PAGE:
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« Photographing sculpture | Main | Waiting for the light »

Flip it

It's not uncommon for a situation to present itself where there are simple graphic elements that make a wonderful composition. But at the same time, since we do not control what already exists, we can only take the creative process so far in the capture stage with what is in front of our lens.

When I am given a situation like the one here, where a late spring storm reduces the elements to just the benches and the snow, I will work with lens choice and camera angle to make the composition as good as I can. Bu when I pull the image up on screen in Photoshop, I'll keep an open mind to what could make the image even stronger.

O of the concepts I often look at is the the way the eye moves through an image. There is a natural rhythm by which the eye enters a photograph, and leaves it, much as if we are reading text. For those of us who read from left to right, we look at visuals in the same way. So a composition that guides the eye into the image with ease from the left will be more pleasing than one that blocks that entry. And an image that keeps the viewer's eye within the image will have more impact than one that allows an easy escape.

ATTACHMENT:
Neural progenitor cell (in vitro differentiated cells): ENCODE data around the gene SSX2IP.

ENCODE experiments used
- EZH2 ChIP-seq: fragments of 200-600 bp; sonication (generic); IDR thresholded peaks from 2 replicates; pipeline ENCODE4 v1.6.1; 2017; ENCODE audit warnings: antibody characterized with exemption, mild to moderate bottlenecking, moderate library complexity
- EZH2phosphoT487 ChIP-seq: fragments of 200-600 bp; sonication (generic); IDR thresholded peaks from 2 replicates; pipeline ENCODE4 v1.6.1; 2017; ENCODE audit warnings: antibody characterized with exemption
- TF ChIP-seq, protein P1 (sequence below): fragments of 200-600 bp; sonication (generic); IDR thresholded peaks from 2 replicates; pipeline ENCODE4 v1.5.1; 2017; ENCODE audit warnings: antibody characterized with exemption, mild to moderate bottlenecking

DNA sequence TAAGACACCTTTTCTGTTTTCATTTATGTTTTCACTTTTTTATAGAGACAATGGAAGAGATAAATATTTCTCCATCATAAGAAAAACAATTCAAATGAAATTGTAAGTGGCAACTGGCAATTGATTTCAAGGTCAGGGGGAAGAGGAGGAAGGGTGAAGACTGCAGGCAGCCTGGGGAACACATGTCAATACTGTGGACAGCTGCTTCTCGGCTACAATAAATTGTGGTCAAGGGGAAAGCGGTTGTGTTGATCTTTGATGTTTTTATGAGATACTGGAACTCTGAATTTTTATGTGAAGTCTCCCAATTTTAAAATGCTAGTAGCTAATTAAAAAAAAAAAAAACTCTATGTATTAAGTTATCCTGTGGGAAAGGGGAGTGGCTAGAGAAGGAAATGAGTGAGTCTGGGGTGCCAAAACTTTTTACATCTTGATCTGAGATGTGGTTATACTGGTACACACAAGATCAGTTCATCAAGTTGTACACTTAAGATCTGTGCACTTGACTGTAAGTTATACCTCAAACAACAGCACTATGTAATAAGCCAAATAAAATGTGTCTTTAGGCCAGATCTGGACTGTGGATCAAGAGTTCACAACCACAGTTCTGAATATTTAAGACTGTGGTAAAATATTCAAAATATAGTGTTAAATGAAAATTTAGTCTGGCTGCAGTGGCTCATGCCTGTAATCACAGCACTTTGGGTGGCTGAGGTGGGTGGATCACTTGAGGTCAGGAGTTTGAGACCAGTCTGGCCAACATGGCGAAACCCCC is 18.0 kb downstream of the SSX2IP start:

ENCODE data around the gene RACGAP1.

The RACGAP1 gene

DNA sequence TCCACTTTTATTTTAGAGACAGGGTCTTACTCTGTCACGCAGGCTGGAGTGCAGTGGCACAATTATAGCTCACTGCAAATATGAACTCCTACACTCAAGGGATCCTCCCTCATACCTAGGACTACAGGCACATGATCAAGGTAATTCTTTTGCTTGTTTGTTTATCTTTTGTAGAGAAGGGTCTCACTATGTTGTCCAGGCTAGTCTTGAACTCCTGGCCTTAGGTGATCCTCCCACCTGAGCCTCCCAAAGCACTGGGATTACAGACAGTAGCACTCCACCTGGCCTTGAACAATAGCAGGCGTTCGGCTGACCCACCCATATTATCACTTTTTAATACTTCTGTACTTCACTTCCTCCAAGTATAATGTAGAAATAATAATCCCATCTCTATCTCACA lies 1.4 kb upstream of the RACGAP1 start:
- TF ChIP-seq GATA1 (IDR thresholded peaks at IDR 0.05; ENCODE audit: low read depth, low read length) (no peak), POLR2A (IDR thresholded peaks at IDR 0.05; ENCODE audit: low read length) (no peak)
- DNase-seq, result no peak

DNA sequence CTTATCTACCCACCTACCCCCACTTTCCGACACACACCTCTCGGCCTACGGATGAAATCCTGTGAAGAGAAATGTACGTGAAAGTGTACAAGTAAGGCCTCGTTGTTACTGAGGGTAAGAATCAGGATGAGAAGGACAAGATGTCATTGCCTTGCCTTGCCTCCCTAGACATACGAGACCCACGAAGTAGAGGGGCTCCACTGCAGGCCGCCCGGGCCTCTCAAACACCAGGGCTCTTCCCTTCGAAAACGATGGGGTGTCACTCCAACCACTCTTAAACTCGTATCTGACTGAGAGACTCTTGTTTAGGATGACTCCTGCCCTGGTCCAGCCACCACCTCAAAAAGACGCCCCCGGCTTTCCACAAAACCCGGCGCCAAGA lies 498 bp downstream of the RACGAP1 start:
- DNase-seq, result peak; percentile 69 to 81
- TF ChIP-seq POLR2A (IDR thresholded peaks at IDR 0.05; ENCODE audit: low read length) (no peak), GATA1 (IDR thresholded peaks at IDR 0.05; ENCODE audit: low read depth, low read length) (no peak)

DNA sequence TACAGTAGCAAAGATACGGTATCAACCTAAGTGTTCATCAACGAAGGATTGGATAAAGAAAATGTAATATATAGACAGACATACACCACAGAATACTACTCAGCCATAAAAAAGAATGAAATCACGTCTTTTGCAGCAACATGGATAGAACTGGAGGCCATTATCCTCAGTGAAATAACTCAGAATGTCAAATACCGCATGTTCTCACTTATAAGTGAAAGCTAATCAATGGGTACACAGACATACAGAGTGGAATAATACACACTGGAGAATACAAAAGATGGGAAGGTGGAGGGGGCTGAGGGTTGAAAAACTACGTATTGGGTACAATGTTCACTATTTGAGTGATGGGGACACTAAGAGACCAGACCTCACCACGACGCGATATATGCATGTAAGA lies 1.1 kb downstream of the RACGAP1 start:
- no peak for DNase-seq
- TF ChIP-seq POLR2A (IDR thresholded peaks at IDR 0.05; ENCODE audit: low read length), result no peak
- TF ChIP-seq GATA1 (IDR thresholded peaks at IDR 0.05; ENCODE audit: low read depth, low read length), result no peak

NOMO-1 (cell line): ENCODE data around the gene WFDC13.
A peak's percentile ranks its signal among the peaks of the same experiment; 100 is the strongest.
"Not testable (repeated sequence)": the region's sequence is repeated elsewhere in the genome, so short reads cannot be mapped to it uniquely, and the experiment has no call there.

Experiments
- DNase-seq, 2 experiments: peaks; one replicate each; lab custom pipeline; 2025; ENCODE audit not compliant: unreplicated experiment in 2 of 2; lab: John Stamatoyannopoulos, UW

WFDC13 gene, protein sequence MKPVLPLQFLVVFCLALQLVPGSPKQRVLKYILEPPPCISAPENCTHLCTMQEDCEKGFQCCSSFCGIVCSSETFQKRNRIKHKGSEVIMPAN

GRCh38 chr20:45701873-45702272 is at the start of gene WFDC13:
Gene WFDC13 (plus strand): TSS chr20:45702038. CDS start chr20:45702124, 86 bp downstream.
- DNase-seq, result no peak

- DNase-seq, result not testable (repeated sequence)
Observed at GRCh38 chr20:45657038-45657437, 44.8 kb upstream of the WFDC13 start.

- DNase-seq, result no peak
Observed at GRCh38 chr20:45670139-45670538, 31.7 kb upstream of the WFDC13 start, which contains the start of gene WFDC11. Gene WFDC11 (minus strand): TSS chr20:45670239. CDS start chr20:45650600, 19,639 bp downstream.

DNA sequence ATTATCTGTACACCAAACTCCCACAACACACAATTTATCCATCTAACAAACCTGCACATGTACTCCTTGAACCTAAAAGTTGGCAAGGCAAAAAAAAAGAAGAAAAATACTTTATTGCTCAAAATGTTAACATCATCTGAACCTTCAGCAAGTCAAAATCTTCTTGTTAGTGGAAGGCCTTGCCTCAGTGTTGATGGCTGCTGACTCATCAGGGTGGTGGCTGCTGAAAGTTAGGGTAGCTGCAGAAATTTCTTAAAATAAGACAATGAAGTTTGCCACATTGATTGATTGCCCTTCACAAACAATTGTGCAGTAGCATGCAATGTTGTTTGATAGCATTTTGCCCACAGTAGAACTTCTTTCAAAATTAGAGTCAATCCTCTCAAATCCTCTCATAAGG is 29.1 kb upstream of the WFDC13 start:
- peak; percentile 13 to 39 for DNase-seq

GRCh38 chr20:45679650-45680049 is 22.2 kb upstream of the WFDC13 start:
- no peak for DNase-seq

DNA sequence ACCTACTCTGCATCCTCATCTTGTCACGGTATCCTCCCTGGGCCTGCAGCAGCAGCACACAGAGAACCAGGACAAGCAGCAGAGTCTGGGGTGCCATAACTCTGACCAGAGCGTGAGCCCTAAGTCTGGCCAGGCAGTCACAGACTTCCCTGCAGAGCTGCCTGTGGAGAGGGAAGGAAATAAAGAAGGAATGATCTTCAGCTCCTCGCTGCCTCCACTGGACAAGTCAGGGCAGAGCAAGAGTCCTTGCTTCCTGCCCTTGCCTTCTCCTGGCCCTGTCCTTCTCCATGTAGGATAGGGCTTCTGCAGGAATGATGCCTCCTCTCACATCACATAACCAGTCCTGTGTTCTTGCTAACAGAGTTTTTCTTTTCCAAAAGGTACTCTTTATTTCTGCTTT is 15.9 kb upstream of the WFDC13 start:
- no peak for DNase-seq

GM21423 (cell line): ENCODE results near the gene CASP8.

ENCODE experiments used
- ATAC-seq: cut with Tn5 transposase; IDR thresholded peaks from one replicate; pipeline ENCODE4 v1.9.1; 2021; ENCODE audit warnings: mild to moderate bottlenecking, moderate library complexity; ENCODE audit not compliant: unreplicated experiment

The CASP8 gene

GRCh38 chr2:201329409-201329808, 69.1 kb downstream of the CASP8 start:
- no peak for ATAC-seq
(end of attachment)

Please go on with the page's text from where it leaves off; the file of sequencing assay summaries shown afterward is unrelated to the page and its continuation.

Just look at the difference with how this image looks which the full bench on the left, and on the right.

The image with the bench on the left (which is how the scene really was), brings the eye in low in the left corner, and allows the eye to exit the image through the bench at the right. But by flipping the image, the eye is guided in high on the left, and naturally comes to rest at the full bench on the right. The result is that the eye lingers within the image to examine the details rather than pass through it.

So when you are looking at the composition of an image, take the time to flip it.

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